Add things like recurring meetings, recurring tasks (weekly, monthly, etc.), scheduled time off for key employees, employee birthdays, federal holidays, and even reminders of things like sending out holiday cards to customers or doing a seasonal sale or promotion. A good calendar is key to organizing your systems.
Task or Project Management System
Depending on the type of work your company does, you may need anything from simple checklists to very advanced project management software to make sure people get things done. I went over this pretty thoroughly in the Personal Productivity Superpower but my only real standing rule for task or project management software is that it’s available on all your devices and that it has recurring tasks (so you can begin setting up and delegating recurring procedures).
One more thing I’ll add is that it’s probably better to get your team all on the same system now rather than a hodge-podge of paper and various software solutions. Accountability will be easier if you can see all the tasks assigned to people and the status of those tasks or projects. A good software system will allow you to manage your personal to-do’s privately so if you can get everything in one system that will dramatically simplify your life.
These days there are several very reliable data storage drives that can be accessed from any device. This is a huge time saver, especially for companies that utilize a lot of documents. The most important thing is that it is organized well and that proper security (consider encryption) and permissions are installed for sensitive documents. A good start to your drive structure would be something like this:
It’s been said that an average office employee spends 20% of their day just looking for information and documents. A central website securely accessible to all employees by any device can be an incredible time saver and productivity booster. In my business, our intranet, which we call “Central” is where we:
How can everyone on your team quickly see how the company (and teams/individuals) is doing right now versus the goals you’ve set? As mentioned, having an easy to see Scoreboard for everyone to look at is not only very clarifying but can be motivational – like watching your team win or advance toward a shared goal. Some companies put this on a whiteboard, on their intranet, send it out weekly via email or even stream it to a TV where everyone in the office can see it.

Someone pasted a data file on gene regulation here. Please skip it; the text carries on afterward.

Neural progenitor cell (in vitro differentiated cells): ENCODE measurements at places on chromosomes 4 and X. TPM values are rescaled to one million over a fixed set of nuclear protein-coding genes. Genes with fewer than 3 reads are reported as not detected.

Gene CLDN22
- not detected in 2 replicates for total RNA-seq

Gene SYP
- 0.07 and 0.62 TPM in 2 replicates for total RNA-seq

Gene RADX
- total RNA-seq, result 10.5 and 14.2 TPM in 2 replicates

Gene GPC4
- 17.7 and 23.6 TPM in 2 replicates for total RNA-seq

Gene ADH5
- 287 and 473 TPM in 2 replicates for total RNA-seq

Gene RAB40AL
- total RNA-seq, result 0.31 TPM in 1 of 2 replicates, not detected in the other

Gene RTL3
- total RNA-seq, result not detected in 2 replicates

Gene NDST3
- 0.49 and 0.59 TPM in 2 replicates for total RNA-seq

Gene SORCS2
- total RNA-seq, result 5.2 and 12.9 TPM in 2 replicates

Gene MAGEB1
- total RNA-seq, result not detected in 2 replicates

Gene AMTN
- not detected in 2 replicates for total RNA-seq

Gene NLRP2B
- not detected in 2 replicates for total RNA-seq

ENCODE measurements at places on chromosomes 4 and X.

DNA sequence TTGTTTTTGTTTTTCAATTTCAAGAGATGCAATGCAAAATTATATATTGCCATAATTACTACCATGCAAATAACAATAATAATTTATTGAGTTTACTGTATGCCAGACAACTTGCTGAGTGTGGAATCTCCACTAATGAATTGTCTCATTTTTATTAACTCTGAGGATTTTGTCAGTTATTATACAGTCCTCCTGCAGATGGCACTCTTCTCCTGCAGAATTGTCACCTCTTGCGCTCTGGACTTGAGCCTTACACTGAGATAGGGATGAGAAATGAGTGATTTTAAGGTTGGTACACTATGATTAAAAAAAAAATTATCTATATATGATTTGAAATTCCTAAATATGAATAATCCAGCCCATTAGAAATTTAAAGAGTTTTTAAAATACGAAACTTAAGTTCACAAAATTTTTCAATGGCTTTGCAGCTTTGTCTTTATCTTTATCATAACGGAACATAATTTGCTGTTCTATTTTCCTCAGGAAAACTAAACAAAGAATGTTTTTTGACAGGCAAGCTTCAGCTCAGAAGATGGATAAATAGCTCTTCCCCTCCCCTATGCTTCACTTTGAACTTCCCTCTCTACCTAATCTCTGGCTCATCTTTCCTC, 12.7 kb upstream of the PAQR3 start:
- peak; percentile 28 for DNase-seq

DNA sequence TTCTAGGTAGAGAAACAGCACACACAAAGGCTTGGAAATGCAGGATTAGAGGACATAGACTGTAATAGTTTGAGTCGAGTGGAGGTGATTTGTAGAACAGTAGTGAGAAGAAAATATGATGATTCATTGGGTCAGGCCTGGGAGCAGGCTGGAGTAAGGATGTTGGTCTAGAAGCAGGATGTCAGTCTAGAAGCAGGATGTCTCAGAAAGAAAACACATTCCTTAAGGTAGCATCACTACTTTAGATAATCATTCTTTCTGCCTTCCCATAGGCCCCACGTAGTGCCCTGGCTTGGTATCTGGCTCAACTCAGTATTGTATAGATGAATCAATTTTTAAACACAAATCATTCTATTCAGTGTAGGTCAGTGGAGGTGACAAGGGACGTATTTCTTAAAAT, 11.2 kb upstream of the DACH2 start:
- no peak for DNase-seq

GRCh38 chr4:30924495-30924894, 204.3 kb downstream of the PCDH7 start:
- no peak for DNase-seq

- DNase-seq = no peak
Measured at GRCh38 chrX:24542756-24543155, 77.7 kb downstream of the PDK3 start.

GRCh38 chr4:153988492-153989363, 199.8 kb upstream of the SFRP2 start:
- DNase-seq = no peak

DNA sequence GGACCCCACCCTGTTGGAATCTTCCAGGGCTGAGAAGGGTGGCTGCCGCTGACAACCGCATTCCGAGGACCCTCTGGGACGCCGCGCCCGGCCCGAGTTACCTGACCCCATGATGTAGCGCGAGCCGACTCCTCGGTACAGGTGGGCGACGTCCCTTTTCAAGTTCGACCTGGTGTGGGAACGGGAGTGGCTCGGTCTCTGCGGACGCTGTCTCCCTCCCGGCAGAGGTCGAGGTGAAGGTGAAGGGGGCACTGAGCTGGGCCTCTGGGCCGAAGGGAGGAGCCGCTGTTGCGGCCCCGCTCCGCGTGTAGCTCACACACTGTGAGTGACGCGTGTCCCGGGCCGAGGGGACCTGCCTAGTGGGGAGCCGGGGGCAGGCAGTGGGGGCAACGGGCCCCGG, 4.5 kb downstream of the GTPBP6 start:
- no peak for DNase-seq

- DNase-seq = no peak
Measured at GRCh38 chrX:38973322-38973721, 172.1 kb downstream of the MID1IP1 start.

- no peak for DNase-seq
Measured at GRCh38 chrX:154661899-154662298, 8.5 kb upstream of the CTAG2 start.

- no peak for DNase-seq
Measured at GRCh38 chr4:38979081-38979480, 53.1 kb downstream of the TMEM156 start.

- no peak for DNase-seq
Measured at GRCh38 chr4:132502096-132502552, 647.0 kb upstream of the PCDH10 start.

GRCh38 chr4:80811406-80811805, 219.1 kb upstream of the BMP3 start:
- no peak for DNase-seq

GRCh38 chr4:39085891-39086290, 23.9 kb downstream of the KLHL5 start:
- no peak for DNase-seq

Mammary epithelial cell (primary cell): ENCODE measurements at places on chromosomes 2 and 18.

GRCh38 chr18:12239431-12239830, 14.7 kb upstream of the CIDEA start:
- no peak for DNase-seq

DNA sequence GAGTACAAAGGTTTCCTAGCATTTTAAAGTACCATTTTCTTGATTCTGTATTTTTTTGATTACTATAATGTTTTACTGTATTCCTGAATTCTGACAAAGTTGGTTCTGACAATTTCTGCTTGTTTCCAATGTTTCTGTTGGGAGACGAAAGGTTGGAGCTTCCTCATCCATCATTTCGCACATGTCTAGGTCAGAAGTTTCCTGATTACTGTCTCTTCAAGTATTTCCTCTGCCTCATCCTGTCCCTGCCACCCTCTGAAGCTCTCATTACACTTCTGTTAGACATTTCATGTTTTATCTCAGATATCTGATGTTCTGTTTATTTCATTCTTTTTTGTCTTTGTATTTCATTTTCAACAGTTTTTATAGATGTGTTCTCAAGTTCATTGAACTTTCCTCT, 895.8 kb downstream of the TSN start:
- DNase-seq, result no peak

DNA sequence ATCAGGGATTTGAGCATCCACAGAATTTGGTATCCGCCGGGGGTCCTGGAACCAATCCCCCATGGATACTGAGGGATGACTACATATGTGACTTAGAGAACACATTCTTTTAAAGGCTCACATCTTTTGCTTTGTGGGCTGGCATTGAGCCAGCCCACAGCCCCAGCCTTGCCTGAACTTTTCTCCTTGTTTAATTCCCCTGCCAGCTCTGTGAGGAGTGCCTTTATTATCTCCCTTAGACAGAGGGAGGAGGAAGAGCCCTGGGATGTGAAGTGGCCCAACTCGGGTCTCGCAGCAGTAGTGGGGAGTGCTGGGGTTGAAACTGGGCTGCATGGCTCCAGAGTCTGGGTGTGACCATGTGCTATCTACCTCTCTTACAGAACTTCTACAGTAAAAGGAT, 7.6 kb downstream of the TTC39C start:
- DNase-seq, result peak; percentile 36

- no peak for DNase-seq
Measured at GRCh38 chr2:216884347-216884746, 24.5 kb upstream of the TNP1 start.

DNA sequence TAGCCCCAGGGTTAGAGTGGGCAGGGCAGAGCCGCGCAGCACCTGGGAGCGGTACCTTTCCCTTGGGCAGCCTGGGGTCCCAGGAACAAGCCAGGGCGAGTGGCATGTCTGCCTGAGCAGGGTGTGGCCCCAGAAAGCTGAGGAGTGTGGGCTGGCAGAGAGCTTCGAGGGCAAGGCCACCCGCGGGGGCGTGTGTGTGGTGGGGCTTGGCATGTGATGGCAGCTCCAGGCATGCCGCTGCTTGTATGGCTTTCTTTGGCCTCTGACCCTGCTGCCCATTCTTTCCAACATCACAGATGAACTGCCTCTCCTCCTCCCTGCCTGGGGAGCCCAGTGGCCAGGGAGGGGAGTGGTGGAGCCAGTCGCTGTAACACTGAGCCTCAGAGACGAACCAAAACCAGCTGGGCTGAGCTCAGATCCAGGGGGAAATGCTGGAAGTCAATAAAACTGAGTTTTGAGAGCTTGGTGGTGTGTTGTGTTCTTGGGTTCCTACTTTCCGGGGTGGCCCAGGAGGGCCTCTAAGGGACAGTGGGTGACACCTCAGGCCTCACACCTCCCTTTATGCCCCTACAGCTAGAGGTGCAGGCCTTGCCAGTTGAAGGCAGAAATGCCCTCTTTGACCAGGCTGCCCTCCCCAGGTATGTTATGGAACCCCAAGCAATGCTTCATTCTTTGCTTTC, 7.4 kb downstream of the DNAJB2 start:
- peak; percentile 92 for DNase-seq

Any well-run franchise has an “operations manual” that tells the franchise owner how to run every aspect of their business from opening the office/store, to managing employees and providing their product or service. In Step 6 we’ll go over putting The Manual together but it’s important to start documenting your procedures and centralizing your various management checklists and systems as described in the beginning of this chapter. Ideally The Manual would be accessible from your intranet.
Your communication systems will include your phone system, employee cell phones, email, chat and other systems. The particular setup will vary dramatically based on your needs so the main advice I can give is to put some thought and planning into your communication systems because while constant communication might seem like a great idea, it can actually be very disruptive and prevent your team from getting any Real Work done. Also, do you really want to be available and reachable by everyone at all hours of the day? That might seem ideal at first but it gets old quickly, trust me. At the least I recommend that if you’re not technically inclined (and probably even if you are) that you utilize a cloud provider for most of your communications simply because they will be supported and consistently updated.
Customer Relationship Management (CRM) or Help Desk Software
It’s been joked that one way to run a successful private equity firm (firms that buy, improve, then sell other companies for a big profit) is to find a company with several million dollars in sales but without a help desk or CRM system, then buy the company and simply install and train on the software to dramatically increase the company’s value.
Seriously though, a CRM or help desk can drastically improve how you sell or service your clients. It’s very powerful to centralize all the customer data in one place (accessible to all employees), have access to their entire history, keep detailed notes and have things like email templates, due dates and even performance reporting.